I am curious as to whether Members of Congress are subject to the Affordable Care Act. The Affordable Care Act says they are:


(i) REQUIREMENT.—Notwithstanding any other provision of law, after the effective date of this subtitle, the only health plans that the Federal Government may make available to Members of Congress and congressional staff with respect to their service as a Member of Congress or congressional staff shall be health plans that are—

(I) created under this Act (or an amendment made by this Act); or

(II) offered through an Exchange established under this Act (or an amendment made by this Act).

(ii) DEFINITIONS.—In this section:

(I) MEMBER OF CONGRESS.—The term ‘‘Member of Congress’’ means any member of the House of Representatives or the Senate.

(II) CONGRESSIONAL STAFF.—The term ‘‘congressional staff’’ means all full-time and parttime employees employed by the official office of a Member of Congress, whether in Washington, DC or outside of Washington, DC.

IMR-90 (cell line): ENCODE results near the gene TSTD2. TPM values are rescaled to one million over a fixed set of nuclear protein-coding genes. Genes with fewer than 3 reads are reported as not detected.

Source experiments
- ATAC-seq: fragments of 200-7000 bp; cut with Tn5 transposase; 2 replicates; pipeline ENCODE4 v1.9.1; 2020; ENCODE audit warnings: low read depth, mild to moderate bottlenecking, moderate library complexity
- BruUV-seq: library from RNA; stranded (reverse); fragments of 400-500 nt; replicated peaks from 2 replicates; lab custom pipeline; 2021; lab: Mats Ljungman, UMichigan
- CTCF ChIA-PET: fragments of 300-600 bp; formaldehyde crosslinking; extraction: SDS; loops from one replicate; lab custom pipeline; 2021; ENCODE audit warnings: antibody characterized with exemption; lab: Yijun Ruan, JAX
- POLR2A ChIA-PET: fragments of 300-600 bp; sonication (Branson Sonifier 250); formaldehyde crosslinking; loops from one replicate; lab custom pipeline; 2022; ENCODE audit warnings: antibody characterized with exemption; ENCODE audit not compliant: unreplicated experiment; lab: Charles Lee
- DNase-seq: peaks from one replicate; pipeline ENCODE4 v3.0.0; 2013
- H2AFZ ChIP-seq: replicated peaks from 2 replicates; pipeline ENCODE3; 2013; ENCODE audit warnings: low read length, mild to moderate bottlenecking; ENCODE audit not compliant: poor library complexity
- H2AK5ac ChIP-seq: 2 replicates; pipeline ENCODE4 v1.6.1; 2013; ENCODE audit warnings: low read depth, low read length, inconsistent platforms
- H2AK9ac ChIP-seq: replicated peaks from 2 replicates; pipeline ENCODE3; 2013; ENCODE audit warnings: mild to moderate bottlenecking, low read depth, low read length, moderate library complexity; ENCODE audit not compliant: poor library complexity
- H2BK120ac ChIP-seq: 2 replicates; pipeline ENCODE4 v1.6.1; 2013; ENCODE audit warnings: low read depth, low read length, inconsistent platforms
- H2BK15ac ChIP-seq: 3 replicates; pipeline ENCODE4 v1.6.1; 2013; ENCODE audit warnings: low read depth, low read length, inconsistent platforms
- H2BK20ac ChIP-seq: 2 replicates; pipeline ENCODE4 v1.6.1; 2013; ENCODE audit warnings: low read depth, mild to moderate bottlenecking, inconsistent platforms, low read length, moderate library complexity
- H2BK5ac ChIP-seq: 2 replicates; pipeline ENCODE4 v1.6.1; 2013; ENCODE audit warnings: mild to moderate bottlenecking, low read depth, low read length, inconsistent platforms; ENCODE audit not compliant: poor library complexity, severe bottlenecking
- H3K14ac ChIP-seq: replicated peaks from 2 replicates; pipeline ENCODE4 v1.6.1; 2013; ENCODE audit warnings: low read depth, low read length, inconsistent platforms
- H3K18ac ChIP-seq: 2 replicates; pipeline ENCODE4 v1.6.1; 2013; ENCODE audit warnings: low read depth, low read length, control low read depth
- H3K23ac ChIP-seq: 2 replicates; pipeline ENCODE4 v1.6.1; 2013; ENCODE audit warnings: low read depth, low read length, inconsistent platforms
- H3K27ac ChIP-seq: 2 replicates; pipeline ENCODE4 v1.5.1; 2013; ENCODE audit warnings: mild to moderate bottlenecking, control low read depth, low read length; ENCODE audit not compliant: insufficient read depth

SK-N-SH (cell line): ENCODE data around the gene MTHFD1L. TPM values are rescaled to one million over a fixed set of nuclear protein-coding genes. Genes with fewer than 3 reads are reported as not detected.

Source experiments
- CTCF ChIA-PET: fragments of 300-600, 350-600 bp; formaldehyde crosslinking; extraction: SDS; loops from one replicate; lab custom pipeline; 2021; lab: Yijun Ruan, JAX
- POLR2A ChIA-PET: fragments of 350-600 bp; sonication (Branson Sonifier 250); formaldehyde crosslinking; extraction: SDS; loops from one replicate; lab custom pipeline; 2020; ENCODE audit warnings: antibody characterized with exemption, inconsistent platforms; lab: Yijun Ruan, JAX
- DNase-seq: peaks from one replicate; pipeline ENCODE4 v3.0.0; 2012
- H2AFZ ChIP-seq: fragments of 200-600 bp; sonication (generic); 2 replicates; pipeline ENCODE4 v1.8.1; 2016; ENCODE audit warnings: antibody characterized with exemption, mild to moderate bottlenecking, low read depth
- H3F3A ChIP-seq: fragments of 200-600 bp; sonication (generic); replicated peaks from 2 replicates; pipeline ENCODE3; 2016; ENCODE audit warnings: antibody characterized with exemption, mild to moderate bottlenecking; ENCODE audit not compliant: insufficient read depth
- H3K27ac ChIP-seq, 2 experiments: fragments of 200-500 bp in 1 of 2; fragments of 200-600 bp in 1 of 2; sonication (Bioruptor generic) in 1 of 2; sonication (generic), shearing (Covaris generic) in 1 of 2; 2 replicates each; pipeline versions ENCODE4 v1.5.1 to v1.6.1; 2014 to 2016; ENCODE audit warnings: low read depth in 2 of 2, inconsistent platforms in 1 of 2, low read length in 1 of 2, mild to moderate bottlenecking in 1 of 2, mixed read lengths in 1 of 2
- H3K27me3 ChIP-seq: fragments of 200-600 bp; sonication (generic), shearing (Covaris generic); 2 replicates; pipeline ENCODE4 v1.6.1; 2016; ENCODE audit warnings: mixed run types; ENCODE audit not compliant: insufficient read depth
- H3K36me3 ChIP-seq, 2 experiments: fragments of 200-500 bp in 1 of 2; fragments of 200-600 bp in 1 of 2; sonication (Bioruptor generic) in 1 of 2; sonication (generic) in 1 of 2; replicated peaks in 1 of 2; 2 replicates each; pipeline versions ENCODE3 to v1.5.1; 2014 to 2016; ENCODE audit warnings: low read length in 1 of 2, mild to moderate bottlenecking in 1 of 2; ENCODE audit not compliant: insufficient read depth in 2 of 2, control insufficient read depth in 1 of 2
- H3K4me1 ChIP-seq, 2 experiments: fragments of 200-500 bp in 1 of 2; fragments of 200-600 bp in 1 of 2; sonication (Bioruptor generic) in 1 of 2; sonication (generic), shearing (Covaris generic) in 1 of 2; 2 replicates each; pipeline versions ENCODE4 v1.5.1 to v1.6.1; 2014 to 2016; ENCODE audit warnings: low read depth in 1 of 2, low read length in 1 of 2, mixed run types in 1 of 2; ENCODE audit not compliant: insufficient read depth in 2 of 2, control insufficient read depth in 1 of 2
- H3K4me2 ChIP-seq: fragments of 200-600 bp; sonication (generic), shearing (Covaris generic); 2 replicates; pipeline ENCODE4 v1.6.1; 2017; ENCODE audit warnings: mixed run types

However, the first sentence of this passage confuses me:

Notwithstanding any other provision of law

Does this mean that Congress could pass a bill exempting Members of Congress from the Affordable Care Act? Or am I misunderstanding the line?

If Congress is able to pass a provision exempting, or adding other options as health plans, to Members of Congress, have they?

1 Answer 1


Members of Congress are not exempt. "Notwithstanding any other provision of law" means that this law takes precedence over any law that would otherwise make a member of Congress eligible for a non-ACA plan. It's a fairly common line to see in legislation, and doesn't set up some easier way for Congress to change it later.

That said, as this is an act of Congress, Congress can obviously repeal this provision if they wanted to; that has nothing to do with "notwithstanding any other provision of law," and everything to do with the fact that Congress is allowed to repeal laws or parts of laws that it passed. They have not done so, however.

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